Rough Luxe hotel, King’s Cross 10.12.08

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The breakfast room

words Gordon O'Connor-Read

Gallery owner and interior designer Rabih Hage has opened a hotel, Rough Luxe, in King's Cross just next door to his Mews gallery. As the name suggests it has an innovative take on luxury.

In transforming the Georgian grade II-listed building into a design hotel, Hage wanted to keep true to the area's gritty qualities. "It's a way of life," he says. "No artificial environment, adding no false aesthetics just to make it look funky. I took an anti-design approach."

Hage says the interior is based on "urban archaeology", and the result is striking. Decrepit walls are juxtaposed against lush furnishings throughout the building. "My intention was to rough people up while allowing them to experience luxury," says Hage. "What is luxury today? It is the uniqueness of the material. The walls started to tell the story of the house."

The original 14 rooms have been transformed to nine larger ones, some with en-suite bathrooms, others with shared ones. The small size of the hotel is contrasted by large photographic prints on the walls by Jonathan Root and Massimo Listri among others. With the rooms being so narrow, says Hage, the large prints added an architectural design element.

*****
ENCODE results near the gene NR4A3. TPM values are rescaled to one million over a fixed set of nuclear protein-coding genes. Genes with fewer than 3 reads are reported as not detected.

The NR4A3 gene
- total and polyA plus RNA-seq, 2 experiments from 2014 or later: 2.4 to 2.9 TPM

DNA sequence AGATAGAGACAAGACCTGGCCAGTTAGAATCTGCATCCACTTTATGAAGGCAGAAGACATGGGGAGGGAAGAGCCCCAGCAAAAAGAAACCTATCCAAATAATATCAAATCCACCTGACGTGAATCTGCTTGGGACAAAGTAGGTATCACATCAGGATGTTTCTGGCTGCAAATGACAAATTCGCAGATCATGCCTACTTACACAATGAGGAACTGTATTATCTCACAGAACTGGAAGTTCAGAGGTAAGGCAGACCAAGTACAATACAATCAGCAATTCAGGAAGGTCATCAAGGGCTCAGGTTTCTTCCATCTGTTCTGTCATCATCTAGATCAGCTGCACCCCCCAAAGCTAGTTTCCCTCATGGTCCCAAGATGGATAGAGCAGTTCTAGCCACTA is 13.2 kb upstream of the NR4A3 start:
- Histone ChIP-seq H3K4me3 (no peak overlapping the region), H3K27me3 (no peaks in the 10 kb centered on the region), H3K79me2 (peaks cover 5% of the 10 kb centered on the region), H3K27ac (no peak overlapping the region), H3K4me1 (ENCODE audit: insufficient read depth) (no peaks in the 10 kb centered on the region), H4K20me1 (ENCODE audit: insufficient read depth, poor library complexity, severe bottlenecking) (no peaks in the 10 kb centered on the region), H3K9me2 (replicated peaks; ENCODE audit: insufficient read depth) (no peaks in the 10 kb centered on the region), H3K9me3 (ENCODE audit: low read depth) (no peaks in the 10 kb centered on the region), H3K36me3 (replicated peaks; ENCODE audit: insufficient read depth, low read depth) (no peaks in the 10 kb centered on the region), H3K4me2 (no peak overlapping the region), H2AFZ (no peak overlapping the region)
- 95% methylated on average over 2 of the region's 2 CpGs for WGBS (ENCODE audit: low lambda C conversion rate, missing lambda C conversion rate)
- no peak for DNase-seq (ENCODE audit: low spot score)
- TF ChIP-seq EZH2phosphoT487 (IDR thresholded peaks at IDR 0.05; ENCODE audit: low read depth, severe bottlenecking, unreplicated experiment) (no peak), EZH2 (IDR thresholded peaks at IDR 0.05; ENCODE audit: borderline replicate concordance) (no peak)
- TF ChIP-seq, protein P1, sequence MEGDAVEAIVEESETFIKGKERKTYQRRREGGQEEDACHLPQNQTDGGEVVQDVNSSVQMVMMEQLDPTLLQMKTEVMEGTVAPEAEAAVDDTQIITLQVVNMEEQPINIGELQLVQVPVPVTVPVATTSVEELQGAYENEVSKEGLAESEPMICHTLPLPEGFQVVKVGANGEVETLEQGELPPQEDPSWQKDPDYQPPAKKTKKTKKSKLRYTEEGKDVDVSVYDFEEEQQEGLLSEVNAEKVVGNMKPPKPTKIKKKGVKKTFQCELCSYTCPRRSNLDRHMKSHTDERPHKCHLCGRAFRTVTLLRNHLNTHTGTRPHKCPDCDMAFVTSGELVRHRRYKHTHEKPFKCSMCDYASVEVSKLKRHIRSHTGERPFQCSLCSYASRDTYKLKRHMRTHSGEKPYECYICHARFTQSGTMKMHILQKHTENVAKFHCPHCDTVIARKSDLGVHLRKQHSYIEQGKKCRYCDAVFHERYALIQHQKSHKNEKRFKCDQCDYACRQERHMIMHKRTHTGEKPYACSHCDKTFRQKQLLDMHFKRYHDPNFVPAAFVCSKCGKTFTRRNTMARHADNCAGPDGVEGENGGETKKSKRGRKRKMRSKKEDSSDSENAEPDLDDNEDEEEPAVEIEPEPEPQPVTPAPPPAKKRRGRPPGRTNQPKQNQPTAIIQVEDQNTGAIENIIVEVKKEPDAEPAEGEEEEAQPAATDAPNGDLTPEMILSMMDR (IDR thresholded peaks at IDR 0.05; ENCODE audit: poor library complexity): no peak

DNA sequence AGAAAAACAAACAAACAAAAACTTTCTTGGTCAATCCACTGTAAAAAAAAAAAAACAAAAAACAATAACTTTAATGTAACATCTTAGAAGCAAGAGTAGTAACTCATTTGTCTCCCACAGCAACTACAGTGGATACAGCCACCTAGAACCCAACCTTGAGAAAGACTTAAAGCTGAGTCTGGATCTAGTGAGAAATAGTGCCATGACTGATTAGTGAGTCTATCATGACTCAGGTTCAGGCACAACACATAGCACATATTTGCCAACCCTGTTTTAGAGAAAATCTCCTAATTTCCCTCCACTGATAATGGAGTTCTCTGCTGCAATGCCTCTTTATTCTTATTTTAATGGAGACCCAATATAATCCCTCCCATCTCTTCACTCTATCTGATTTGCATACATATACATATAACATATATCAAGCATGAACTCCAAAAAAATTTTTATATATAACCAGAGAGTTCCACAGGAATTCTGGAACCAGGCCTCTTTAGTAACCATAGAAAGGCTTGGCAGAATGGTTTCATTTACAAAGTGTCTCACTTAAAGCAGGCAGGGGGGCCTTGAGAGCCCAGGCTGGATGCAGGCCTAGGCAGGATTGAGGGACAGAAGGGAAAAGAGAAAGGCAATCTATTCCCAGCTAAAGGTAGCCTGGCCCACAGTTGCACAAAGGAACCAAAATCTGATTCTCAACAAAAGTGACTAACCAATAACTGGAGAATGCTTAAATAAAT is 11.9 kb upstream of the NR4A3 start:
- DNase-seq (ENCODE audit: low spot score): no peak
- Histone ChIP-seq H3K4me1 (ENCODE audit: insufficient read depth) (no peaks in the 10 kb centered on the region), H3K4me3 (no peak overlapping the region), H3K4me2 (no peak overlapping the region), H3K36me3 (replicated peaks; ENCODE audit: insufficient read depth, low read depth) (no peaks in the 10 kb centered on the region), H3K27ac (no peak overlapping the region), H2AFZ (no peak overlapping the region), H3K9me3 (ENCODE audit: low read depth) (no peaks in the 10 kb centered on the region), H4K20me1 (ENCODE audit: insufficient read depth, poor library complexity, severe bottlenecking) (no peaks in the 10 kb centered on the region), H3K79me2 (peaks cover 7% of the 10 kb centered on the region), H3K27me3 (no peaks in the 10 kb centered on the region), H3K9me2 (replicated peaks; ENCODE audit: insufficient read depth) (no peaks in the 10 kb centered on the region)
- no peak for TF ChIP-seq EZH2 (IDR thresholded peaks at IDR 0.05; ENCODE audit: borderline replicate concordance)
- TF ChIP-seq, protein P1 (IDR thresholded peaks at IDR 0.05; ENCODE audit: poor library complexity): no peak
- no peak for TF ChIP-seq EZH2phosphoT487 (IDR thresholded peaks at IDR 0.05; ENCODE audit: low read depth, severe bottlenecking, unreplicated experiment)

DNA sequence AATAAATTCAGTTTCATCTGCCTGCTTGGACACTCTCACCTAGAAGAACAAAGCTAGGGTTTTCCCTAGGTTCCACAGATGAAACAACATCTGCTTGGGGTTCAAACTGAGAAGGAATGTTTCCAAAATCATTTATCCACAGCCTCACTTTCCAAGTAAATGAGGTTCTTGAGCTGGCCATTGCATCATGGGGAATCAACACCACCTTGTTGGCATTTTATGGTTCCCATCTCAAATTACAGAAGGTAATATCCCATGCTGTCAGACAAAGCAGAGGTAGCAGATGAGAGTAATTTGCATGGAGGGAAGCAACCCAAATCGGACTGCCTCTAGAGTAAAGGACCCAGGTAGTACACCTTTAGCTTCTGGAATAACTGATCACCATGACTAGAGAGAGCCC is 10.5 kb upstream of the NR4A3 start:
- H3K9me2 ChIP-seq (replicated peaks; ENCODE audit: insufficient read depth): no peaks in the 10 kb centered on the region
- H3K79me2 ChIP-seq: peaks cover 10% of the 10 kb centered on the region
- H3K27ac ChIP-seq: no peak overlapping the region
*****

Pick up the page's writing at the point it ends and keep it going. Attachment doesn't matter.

Rabih Hage's adjoining Mews Gallery, opened two years ago, is located behind the hotel and both now form part of the ongoing face-lift for King's Cross. "The gallery became an intellectual extension of the hotel. Some hotels have ballrooms. It's just that this one has a gallery," says Hage

top image The breakfast room table is made from reclaimed timber from Brighton Pier. The plaster chandelier is by French designer Patrice Gruffaz and the photography on wall and ceiling by Massimo Listri.

images by Marcus Peel

The lobby image The lobby is decorated with a handwoven felt rug from Portugal, a black limited edition of one chair by London-based designer Karen Ryan, a metal table by Patrice Gruffaz and a photograph of artists Gilbert and George by Jonathan Root.

The bathroom image The bathroom has a copper bath from Turkey and the walls reveal some of the original nineteenth century wallpaper.

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